Abstract: The most massive stars end their brief lives dramatically as supernovae when their massive cores collapse to black hole or neutron stars. Prior to their terminal state though, massive stars experience high mass loss episodes that alter their evolution and their eventual fate. Forty years ago, our comparison of the most luminous stars in our region of the Milky Way and the Large Magellanic Cloud revealed comparable populations of massive stars and the recognition of an empirical upper-luminosity boundary that was not predicted by theory or models at that time. Up until that time it was generally accepted that red supegiants were the end produce of massive stars evolution. But the lack of red supergiants above a certain luminosity implied an upper mass for stars that could evolve to red supergiants with important implications for stellar evolution. We suggested then that the upper luminosity boundary was due to mass loss, including high mass loss episodes near the Eddington limit. Today, observations in the Galaxy and nearby resolved galaxies have revealed evolved stars of different types experiencing high mass loss, stars that characterize the upper luminosity limit, and provide clues to the origin of their high mass loss events prior to their terminal state. These include the Luminous Blue Variables (LBVs), warm and cool hypergiants, B[e] supegiants, and “superpnova impostors”. I'll just have time to introduce you to some of the most interesting stars I know.

Physics Force at the State Fair

The Physics Force will preform two back-to back shows, at 10:00 a.m. and 11:00 a.m.

Physics Force at the State Fair

The Physics Force will preform two shows at 10:00 and 11:00 a.m.

Physics Force at the State Fair

The Physics Force will preform two shows. There will be a morning show at 10:15 a.m., and an afternoon show at 2:15 p.m.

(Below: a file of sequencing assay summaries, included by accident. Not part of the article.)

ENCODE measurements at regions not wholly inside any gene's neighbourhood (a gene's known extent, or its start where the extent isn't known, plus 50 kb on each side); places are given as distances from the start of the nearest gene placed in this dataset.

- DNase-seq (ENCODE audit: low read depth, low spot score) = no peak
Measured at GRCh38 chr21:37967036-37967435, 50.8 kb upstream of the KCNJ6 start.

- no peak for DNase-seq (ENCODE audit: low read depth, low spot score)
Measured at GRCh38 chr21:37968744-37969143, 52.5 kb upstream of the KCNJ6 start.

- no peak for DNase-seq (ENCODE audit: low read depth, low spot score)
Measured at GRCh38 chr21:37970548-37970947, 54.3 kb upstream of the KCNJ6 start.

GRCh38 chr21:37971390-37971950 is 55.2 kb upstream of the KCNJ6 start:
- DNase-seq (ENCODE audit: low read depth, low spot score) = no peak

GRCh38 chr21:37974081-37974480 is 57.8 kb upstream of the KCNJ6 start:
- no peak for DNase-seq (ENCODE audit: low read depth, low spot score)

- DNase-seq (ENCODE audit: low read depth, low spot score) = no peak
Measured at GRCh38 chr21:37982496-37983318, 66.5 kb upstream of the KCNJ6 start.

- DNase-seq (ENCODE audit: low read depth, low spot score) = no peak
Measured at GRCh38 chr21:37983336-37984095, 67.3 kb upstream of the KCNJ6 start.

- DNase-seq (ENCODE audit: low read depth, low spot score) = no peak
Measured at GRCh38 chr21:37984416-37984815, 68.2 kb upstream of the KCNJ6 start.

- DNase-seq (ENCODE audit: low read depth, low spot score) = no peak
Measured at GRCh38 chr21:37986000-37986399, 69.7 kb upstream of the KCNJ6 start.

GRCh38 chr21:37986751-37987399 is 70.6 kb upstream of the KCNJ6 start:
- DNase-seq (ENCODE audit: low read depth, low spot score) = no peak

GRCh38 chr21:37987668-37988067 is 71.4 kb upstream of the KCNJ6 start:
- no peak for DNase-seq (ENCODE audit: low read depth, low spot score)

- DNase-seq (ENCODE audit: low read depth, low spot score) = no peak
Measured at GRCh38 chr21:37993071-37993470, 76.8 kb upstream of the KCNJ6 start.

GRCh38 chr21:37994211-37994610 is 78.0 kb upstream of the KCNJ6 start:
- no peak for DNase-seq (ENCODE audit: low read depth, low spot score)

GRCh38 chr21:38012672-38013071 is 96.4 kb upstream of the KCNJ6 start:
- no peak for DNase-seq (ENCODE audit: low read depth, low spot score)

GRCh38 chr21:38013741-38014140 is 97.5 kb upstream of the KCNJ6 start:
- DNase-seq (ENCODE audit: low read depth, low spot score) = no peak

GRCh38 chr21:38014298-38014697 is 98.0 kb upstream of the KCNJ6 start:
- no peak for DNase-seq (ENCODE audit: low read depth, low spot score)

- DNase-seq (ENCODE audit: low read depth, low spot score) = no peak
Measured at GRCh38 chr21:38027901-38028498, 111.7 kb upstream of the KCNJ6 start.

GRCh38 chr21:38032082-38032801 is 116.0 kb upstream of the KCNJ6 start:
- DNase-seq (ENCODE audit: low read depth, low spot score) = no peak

UMN Compact Muon Solenoid group symposium

The Cmpact Muon Solenoid (CMS) group at Minnesota will hold a mini-symposium where some of the current work going on in the group is highlighted.  On Monday August 16th there will be short descriptions of our work both here and at CERN, which will be followed by a some talks by group members working on applications of machine learning projects. On Tuesday there will be talks about some of our hardware projects and lightening 5 minute (elevator) talks by our new grad students.

Universe in the Park: Lake Maria State Park

Description:The Minnesota Institute for Astrophysics (MIfA) invites you to join us at our free outdoor Universe in the Park events this weekend. At these events, attendees will be able to look through telescopes set up and directed by graduate students from MIfA, weather allowing. Our graduate students will also give a short (~20 minute) outdoor talk about space science or astronomy to set the scene. 

Please check this link for the schedule of locations:

Universe in the Park: Afton State Park

Universe in the Park is a summer outreach program hosted by the Minnesota Institute for Astrophysics and area state and local parks. This annual program is headed by faculty member Evan Skillman and graduate student Nico Adams.